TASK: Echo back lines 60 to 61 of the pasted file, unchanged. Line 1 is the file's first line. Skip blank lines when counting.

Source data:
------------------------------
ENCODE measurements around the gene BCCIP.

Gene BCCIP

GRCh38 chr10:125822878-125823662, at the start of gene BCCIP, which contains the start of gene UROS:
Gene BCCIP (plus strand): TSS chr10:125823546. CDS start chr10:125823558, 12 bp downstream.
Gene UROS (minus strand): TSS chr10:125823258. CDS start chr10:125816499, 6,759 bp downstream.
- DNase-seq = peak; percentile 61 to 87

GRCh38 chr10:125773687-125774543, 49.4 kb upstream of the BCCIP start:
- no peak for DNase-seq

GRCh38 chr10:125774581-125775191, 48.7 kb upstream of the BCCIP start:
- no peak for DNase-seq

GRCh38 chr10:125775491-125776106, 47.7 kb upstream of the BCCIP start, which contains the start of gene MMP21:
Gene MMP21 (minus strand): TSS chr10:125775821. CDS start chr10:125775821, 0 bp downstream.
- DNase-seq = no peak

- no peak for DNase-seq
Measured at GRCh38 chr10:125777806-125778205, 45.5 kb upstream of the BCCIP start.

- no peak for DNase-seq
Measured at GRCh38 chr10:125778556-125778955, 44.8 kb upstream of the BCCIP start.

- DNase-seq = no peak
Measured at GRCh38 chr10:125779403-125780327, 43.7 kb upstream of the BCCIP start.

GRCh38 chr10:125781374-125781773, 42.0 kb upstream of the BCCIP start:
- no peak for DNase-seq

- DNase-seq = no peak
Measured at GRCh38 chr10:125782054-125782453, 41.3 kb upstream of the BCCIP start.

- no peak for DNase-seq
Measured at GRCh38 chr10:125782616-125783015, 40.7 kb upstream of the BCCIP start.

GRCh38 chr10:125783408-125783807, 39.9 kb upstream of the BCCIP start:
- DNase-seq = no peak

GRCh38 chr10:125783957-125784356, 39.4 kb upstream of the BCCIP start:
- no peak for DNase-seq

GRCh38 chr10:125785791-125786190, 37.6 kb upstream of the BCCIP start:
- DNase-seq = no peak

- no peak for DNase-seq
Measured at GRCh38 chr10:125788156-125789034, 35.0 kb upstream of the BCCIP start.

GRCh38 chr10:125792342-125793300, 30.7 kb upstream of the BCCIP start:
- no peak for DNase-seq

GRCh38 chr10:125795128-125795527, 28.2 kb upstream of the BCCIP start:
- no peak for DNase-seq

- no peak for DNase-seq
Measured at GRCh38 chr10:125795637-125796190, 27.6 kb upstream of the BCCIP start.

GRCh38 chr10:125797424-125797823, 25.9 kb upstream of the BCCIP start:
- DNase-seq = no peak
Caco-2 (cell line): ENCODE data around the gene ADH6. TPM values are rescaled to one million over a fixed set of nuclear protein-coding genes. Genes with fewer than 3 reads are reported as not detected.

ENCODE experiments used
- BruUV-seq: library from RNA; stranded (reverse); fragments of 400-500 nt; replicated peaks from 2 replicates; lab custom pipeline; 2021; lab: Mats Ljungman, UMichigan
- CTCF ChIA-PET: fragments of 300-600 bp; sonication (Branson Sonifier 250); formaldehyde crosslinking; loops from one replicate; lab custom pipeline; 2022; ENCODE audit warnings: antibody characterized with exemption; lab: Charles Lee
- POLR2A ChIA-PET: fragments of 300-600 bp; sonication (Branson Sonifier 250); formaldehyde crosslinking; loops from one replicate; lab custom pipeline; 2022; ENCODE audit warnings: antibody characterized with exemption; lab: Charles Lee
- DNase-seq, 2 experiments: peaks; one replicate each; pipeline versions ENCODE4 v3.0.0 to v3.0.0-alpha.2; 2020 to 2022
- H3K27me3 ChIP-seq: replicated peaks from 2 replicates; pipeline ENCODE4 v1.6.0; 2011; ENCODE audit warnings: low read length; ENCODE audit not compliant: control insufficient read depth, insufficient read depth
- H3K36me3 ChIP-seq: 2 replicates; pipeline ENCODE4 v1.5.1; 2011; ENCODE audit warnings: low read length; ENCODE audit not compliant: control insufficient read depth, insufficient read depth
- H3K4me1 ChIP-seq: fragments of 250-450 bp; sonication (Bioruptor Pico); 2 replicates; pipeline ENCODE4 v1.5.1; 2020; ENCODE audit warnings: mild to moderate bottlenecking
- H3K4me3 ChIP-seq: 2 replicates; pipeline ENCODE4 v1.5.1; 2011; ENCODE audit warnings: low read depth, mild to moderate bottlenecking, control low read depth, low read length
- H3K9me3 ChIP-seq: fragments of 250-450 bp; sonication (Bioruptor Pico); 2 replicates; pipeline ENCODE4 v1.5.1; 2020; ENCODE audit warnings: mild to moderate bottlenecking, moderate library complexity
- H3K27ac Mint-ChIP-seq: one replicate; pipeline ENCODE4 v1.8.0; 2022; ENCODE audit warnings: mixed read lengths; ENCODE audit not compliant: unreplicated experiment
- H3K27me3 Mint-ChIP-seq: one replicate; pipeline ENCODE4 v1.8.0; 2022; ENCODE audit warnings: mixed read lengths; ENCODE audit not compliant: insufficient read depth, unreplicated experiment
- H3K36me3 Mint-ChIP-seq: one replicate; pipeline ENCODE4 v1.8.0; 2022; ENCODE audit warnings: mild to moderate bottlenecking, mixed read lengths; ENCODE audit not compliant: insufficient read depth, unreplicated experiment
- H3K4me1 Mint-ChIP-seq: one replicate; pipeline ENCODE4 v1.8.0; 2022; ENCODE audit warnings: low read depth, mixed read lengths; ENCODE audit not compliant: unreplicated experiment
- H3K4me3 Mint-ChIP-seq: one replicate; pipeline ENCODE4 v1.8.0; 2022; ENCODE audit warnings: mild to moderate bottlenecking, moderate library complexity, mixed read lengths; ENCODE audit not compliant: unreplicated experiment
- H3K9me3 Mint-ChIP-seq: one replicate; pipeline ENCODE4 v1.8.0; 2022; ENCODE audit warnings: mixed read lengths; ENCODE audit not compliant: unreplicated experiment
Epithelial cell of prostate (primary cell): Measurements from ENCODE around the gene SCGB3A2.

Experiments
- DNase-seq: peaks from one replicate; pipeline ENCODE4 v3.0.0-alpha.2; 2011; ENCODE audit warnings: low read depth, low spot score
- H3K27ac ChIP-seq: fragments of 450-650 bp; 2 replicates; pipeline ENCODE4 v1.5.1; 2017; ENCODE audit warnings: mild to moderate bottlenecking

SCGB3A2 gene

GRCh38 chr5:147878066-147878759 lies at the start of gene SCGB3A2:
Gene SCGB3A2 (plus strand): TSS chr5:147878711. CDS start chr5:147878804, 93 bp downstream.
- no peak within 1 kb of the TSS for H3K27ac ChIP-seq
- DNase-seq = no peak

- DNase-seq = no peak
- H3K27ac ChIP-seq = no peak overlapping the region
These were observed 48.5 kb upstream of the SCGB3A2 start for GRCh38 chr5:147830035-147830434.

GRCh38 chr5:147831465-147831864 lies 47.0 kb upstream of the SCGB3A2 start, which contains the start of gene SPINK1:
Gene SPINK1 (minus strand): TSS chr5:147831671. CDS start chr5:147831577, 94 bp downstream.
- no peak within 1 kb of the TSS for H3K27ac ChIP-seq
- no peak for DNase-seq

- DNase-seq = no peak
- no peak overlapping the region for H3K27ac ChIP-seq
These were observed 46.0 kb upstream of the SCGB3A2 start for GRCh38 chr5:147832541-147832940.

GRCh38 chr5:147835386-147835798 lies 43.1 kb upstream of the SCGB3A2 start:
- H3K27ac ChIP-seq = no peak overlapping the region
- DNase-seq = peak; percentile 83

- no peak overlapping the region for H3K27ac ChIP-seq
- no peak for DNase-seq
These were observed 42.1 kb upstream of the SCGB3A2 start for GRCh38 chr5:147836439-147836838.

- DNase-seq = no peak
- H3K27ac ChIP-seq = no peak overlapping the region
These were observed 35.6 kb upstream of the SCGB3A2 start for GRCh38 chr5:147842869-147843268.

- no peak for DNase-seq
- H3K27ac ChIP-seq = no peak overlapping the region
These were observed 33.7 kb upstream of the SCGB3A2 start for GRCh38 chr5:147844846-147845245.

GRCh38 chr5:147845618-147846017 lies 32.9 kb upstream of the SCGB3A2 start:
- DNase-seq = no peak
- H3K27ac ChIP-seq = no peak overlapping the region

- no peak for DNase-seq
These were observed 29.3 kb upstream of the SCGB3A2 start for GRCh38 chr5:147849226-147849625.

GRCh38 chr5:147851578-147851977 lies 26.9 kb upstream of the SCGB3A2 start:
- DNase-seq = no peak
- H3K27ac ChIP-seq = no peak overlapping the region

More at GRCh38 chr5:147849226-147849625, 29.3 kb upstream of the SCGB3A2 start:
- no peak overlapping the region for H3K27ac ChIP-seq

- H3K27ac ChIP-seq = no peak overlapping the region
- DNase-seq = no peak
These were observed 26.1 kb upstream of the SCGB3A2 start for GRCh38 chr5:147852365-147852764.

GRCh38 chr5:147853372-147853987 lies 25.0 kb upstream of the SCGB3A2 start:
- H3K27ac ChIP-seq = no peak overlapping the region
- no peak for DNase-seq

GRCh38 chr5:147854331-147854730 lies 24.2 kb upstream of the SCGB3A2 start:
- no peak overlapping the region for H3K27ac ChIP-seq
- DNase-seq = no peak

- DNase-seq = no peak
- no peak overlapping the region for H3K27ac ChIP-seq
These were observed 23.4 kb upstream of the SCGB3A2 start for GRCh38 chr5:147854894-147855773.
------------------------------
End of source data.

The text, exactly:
Experiments
- DNase-seq: peaks from one replicate; pipeline ENCODE4 v3.0.0-alpha.2; 2011; ENCODE audit warnings: low read depth, low spot score